This article originally appeared in The Korea Herald on Oct. 27, 2013.
When it was completed in 1914, the Panama Canal was heralded as an engineering marvel.
Its construction ― a 50-mile cut through mountainous and malarial terrain ― was a decade-long project, but the gravity-fed water locks that could lift freighters and ocean liners 85 feet up from sea level and across the isthmus were a technological feat the likes of which the world had never seen.
But that was then. Now, this historic achievement is not what it used to be, according to Panamanian Ambassador to South Korea Aram B. Cisneros Naylor.
“For years, the smart people in Panama have been saying we have to go to the next level. They were ignored for a long time, but now people are listening,” he said.
Cisneros said that as Panama’s top diplomat here he must eat, drink and dream all things maritime affairs.
“We have to transform Panama from being a simple transit point into a 21st-century international hub, a place that adds value to the goods and services that come to Panama.”
“We are at the threshold of upgrading our service economy, from an economy that does not simply charge a toll for utilizing the country’s transit point,” Cisneros said.
A transformation none too soon, because developments have combined to threatened Panama’s geo-strategic relevance.
Wang Jing, an intensely private 40-year-old Chinese telecoms tycoon, has promised to complete a 170-mile, $40-billion waterway through Nicaragua from the Pacific to the Caribbean.
What is more, climate change threatens to open the once-fabled Northwest Passage. As more of the northern ice cap melts, it’s becoming possible for ships to pass through the Arctic from Asia to the Americas. That could make the Panama Canal far less important.
Cisneros, who took up his posting here in March 2012, has a lot on his diplomatic plate. He has got to manage the Herculean task of ensuring his nation’s canal remains as important in the next 100 years as it was in the 20th century.
Panama plans the launch of a massive new expansion of the Panama Canal as early as April 2015. In a national referendum in 2006, Panamanians voted overwhelmingly for the financing of a new building project. The $5.25 billion-project will widen and deepen the existing channel and create two new locks, one on the Atlantic side and one on the Pacific’s.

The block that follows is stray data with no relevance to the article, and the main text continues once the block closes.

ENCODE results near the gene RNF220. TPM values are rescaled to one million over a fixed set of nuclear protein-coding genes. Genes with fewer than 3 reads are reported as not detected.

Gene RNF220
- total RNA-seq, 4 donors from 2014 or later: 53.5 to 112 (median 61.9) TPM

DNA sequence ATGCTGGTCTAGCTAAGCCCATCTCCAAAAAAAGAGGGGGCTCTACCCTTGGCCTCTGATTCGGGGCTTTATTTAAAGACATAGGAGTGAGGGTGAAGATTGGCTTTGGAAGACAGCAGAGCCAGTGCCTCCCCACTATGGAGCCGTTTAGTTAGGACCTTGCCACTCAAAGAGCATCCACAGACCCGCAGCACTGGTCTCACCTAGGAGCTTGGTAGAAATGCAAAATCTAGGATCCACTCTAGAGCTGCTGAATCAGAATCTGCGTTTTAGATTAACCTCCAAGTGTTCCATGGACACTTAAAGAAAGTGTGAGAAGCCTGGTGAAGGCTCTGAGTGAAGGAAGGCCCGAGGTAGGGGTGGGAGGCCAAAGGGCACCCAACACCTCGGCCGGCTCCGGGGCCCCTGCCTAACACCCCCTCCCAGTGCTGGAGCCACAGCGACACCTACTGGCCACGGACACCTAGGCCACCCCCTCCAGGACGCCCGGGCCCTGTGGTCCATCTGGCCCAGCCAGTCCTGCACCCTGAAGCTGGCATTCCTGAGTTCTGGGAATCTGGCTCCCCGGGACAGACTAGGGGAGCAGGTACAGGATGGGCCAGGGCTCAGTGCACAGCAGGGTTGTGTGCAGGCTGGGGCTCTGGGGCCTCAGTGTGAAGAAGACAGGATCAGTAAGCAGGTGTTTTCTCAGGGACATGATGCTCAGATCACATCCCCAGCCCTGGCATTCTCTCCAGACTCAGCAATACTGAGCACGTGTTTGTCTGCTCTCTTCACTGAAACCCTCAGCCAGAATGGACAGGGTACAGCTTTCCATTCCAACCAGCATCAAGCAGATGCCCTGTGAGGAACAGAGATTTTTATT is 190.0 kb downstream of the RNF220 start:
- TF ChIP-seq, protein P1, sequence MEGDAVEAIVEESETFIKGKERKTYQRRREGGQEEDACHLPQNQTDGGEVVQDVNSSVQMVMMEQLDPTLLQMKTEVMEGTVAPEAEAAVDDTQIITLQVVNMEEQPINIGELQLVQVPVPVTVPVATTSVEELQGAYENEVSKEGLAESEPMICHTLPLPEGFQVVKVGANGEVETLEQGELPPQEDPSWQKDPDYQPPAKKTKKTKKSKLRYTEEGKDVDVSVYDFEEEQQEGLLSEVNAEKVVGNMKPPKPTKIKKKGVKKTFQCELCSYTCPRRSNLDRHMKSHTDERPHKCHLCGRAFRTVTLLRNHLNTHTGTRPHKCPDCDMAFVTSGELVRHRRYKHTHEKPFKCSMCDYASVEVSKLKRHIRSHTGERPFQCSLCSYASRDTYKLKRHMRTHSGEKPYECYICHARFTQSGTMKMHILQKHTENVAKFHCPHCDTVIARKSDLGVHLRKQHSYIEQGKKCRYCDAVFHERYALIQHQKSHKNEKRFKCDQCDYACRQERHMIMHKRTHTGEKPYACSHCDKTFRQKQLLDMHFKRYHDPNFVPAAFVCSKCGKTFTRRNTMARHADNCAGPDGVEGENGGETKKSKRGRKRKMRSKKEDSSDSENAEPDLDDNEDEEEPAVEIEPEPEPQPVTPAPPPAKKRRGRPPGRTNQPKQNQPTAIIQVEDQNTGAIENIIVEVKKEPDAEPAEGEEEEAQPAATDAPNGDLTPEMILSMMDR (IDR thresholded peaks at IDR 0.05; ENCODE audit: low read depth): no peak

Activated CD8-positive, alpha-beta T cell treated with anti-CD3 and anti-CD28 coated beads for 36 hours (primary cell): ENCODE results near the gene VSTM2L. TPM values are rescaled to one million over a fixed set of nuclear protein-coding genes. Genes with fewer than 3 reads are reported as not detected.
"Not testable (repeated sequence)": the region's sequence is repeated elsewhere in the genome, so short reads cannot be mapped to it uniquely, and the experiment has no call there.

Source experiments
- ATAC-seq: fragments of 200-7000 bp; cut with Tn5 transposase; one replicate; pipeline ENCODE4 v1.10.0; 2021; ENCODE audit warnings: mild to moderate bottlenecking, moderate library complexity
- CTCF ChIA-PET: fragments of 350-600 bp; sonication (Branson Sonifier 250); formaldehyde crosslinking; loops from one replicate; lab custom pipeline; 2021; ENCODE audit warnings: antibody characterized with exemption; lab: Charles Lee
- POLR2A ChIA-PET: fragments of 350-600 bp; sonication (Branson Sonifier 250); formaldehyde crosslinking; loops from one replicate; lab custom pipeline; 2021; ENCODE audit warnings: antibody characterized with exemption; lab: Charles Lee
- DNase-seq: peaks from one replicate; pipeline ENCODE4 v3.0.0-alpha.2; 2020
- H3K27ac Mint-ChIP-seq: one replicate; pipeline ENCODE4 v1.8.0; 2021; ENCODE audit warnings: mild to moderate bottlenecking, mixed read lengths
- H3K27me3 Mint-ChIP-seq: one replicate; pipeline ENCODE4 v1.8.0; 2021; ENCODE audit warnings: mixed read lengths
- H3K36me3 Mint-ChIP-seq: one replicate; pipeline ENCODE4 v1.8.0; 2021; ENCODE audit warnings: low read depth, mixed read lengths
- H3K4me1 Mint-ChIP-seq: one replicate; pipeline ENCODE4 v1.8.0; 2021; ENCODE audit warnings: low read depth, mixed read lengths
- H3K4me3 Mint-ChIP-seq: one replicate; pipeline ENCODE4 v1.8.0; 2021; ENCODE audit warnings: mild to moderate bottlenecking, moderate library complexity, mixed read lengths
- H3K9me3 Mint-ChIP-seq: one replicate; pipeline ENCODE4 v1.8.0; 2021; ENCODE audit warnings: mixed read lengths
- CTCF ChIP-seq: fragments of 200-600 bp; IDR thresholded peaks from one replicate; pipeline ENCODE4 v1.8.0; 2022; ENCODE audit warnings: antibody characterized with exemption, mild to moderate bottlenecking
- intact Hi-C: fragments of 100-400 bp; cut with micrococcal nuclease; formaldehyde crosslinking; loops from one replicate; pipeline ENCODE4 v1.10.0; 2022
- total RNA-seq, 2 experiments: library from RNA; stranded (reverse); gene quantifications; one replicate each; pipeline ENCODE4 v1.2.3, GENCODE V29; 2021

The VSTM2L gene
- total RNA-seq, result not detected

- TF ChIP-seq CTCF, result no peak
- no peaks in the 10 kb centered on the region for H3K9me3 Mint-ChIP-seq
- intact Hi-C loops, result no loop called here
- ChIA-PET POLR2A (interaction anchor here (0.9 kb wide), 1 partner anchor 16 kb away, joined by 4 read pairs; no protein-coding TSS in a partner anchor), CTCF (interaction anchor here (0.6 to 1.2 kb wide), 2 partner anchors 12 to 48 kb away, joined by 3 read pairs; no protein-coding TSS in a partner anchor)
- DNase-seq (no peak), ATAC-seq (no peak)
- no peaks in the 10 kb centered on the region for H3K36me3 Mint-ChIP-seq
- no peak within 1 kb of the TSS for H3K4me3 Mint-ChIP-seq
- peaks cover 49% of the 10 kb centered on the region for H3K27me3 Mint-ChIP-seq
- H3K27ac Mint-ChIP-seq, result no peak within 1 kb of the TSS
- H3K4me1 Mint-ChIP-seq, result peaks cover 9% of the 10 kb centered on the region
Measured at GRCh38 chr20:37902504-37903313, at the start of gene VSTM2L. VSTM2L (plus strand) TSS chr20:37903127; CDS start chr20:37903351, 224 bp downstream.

Perhaps most importantly, the refurbished canal’s new locks can accommodate mega, so-called post-Panamax vessels ― vessels the size of small cities and with cargo hulls to match.
That means more and more cargo is passing through the canal. Panama facilitated just half a million TEUs (Ten-foot-Equivalent Units) in 1997. In 2012, the canal saw 9 million TEUs pass through.
As expansive as the capacity of the canal is, the tiny Central American country already has plans for further upgrades.
“To put it in perspective, Singapore processed 15 million last year,” Cisneros said. “That is our aim in the next few years.”
Jorge Quijano, chief executive of the Panama Canal Authority, visited South Korea in May to flesh out interest in investing in the expansion by some of the largest users of the canal.
South Korea is a major player in global shipping.
More than 1,200 vessels out of a total of 9,000 registered in Panama are South Korean. SK Shipping, Hyundai Merchant Marine and Hanjin Logistics are three of the country’s largest transporters of goods.
Panama is also the dominate registration location. As of 2009, Panama, Liberia and the Marshall Islands were the world’s three largest registries in terms of deadweight tonnage, with more than 39 percent of the world’s ship-borne carrying capacity. Panama dominates the scene, its 9,000 ships accounting for almost 23 percent of the world’s DWT.
Now Panama plans to build bunker terminals, LNG terminals, ship building and repair facilities, and roll-on roll-off terminals, specialized container terminals for cars and trucks. The projects together could be worth billions of dollars, but an exact figure has yet to be finalized.
The final studies are being completed and an estimate of investment requirements will be announced in January, Cisneros said.
As part of its efforts to promote investment in the canal here, the Panamanian Embassy will host a seminar ahead of a reception celebrating the nation’s Independence Day in Seoul on Nov. 14.
Experts from Morgan & Morgan, one of the world’s largest legal, fiduciary, and financial services firms, will hold a seminar entitled “Panama, Connecting the World” before the Independence Day reception.
Jazmina Rovi, a partner at Morgan & Morgan, will discuss “Panama Flag Fleet: New Developments” and Juan David Morgan Jr. will discuss “Ship Arrest & Defenses in Panama.”
Morgan & Morgan Group launched MMG Trust in Panama in 1998 as the headquarters of the fiduciary activities of the group. Today, MMG Trust Panama is one of the leading trust companies in Central America, with one of the largest portfolios of assets in the region.